Singularity detection for regularity scalable image coding

Pao Yue-kong Library Electronic Theses Database

Singularity detection for regularity scalable image coding

 

Author: Ho, Yuk-fan
Title: Singularity detection for regularity scalable image coding
Degree: M.Phil.
Year: 2003
Subject: Image processing -- Digital techniques
Coding theory
Wavelets (Mathematics)
Hong Kong Polytechnic University -- Dissertations
Department: Dept. of Electronic and Information Engineering
Pages: xvii, 165 leaves : ill. ; 30 cm
Language: English
InnoPac Record: http://library.polyu.edu.hk/record=b1697434
URI: http://theses.lib.polyu.edu.hk/handle/200/3801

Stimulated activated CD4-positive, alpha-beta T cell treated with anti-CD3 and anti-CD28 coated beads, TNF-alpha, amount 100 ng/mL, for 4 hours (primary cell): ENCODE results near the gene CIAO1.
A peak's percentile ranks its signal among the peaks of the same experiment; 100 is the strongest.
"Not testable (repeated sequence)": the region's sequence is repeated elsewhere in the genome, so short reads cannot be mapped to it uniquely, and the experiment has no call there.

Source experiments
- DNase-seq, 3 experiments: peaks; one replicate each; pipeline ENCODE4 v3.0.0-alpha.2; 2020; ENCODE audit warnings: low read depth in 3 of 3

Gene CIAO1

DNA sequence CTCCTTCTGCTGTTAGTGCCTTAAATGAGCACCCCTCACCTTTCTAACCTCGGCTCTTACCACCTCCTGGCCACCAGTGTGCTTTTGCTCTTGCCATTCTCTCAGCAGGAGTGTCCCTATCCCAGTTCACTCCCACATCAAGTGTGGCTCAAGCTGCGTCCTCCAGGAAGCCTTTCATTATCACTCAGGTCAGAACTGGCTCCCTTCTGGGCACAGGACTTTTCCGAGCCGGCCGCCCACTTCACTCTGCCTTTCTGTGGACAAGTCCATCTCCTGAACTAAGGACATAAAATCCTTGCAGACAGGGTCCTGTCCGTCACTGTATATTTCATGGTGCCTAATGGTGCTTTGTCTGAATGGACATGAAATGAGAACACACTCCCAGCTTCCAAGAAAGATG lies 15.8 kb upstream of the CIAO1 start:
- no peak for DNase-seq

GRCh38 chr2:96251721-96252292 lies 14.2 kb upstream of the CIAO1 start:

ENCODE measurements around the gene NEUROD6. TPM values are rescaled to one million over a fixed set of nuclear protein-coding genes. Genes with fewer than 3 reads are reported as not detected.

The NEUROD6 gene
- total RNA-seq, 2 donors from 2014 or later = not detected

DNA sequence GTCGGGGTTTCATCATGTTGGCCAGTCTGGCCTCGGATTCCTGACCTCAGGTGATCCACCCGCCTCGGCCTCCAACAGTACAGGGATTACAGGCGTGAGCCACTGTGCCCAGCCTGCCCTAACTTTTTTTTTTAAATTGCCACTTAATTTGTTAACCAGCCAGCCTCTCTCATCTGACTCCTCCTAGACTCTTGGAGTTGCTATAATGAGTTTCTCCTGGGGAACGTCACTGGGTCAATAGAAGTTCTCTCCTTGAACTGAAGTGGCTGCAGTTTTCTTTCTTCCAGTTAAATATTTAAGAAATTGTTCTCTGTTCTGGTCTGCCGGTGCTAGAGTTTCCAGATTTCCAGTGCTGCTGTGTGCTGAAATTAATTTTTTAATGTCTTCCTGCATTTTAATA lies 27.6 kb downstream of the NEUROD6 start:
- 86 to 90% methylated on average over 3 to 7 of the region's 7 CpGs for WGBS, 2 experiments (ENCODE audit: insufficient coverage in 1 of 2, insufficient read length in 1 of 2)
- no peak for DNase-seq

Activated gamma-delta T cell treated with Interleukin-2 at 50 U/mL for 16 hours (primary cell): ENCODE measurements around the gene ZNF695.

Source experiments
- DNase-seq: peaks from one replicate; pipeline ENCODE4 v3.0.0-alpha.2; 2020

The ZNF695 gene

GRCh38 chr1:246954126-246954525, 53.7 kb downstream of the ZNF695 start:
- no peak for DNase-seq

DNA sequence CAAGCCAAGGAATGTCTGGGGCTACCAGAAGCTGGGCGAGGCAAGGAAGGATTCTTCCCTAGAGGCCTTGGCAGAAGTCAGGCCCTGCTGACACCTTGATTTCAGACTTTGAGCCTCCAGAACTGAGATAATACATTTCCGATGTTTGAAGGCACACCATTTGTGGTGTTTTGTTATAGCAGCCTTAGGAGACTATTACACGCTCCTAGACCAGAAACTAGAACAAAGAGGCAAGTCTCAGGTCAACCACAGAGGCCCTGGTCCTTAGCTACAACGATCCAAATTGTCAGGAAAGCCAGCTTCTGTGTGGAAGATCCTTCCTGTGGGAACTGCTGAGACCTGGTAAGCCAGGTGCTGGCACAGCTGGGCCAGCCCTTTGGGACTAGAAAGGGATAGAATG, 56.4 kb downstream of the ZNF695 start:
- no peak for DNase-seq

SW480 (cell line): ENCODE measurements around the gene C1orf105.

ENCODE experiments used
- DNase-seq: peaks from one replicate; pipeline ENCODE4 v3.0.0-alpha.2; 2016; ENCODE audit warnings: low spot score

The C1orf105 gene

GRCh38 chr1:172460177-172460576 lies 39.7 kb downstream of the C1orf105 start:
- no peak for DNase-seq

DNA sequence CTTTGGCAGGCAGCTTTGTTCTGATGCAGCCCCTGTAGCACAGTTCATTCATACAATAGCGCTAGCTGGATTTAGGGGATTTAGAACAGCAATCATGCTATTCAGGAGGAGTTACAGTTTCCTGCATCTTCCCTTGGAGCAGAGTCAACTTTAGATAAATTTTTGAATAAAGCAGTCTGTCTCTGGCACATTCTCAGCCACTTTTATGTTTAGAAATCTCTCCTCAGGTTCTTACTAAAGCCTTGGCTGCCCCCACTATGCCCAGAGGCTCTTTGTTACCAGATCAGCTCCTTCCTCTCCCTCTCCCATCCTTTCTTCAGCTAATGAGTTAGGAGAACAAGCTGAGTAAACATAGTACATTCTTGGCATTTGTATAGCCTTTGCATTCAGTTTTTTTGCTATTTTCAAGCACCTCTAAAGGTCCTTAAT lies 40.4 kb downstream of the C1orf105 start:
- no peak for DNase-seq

Abstract: Scalability has been one of the important design criteria of modern image and video codec. The features such as resolution and SNR scalable coding provided in the EZW of MPEG-4 and the EBCOT in JPEG2000 are typical examples. However, the quality levels provided by the above two scalabilities do not correlate with visual perception, which means they do not particularly emphasize the display of some important features such as edges, boundaries, textures and surfaces of an image. So various feature-based progressive or scalable wavelet image coding algorithms were proposed. Nevertheless, their implementation cannot simultaneously satisfy some practical concerns such as coding efficiency and implementation complexity. In this thesis, a new scalable coding technique, namely, regularity scalable image coding, is proposed. We refer to a coding system that generates compressed bitstream in the order of the regularity of the image concerned. This algorithm can be fully embedded into any existing wavelet codec and avoid the problems that the other feature-based scalable coders encounter. From fluid dynamics in physics to pattern recognition or computer vision in engineering, it is known that regularity (or singularity) of signals or images can be estimated from the interscale evolution of their wavelet transform. However, our regularity scalable coding algorithm is embedded into a wavelet codec, where the separable wavelet transform with decimation is applied. Therefore, the first objective of our work is to investigate the approach for estimating Lipschitz regularity from the separable wavelet transform. To avoid the error and ambiguities when tracing the modulus maxima at coarser scales, we study the existing interscale evolution of the magnitude sums over the 'cone of influence'. Since it cannot be applied here directly to estimate the Lipschitz regularity, we determine the magnitude sums over the decimated 'cone of influence', which was not developed before. The PSNR and subjective quality results show that the coding efficiency is higher than applying resolution scalability alone. Multiwavelet transform has been applied to image compression and denoising in the past few years. Multiwavelet transform is a generalization of the traditional single wavelet with higher multiplicity. It offers simultaneous orthogonality, symmetry and short supports, which are not possible with single wavelet transform. Due to the shorter support and higher vanishing moments of the multifilters, it generally outperforms the single wavelet transform. As the second part of our work, the singularity detection is further extended to multiwavelet systems. Again we investigate the relationship between the interscale evolution of the multiwavelet coefficients and Lipschitz regularity. The shorter supports of the multifilters introduce smaller size of 'cone of influence', which can be more clearly determined at lower scales. Hence improved results for singularity detection can be achieved. We also perform thresholding according to the interscale difference of the magnitude sum, which is complementary to the interscale ratio, in the denoising algorithm. The MSE and subjective quality results depict the performances from our theory. Singularity detection by the Lipschitz regularity condition plays an important role in the above signal processing applications, because it fully represents the characteristics of the features of a signal or an image. We believe that it can be further applied to more signal processing applications.

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